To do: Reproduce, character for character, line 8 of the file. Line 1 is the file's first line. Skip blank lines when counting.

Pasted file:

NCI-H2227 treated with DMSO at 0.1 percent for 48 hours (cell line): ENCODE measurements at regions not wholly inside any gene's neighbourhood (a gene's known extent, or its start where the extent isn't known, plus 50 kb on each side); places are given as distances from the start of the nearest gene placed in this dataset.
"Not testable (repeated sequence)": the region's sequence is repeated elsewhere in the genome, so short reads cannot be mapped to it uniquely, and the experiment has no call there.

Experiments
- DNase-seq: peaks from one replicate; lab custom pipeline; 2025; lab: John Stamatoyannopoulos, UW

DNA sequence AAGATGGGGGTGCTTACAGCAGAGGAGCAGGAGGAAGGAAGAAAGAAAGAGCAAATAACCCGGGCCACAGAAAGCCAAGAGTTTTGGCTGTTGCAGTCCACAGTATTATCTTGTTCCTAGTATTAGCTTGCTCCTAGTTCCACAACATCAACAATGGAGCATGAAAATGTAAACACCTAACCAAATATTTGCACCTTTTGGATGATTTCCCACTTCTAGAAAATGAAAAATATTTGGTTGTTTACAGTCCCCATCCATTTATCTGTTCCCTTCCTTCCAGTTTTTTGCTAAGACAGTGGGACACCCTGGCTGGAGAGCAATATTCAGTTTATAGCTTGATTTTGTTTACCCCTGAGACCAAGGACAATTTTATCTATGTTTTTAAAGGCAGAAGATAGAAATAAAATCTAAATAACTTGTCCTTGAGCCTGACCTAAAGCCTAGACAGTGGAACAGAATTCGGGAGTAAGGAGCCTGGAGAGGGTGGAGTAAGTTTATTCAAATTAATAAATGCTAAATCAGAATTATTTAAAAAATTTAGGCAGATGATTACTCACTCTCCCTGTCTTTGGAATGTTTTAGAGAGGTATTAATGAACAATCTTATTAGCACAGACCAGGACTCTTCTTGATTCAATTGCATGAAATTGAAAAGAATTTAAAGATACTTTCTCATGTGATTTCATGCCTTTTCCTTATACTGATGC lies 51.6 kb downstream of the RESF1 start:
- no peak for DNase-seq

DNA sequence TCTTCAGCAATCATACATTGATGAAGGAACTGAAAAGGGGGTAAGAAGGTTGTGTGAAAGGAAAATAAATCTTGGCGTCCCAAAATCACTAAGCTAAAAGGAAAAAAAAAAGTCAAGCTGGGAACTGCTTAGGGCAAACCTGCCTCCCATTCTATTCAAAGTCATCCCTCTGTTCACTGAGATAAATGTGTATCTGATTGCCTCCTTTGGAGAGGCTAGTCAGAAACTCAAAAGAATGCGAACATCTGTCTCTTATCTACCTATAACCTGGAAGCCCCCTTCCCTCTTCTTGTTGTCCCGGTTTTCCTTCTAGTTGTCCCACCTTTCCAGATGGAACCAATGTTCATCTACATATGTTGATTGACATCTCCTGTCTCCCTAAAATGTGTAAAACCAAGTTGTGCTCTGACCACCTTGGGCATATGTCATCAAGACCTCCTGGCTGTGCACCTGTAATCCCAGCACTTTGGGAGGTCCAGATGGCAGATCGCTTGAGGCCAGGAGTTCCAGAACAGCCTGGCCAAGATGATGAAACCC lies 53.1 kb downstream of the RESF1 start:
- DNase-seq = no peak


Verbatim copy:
- DNase-seq = no peak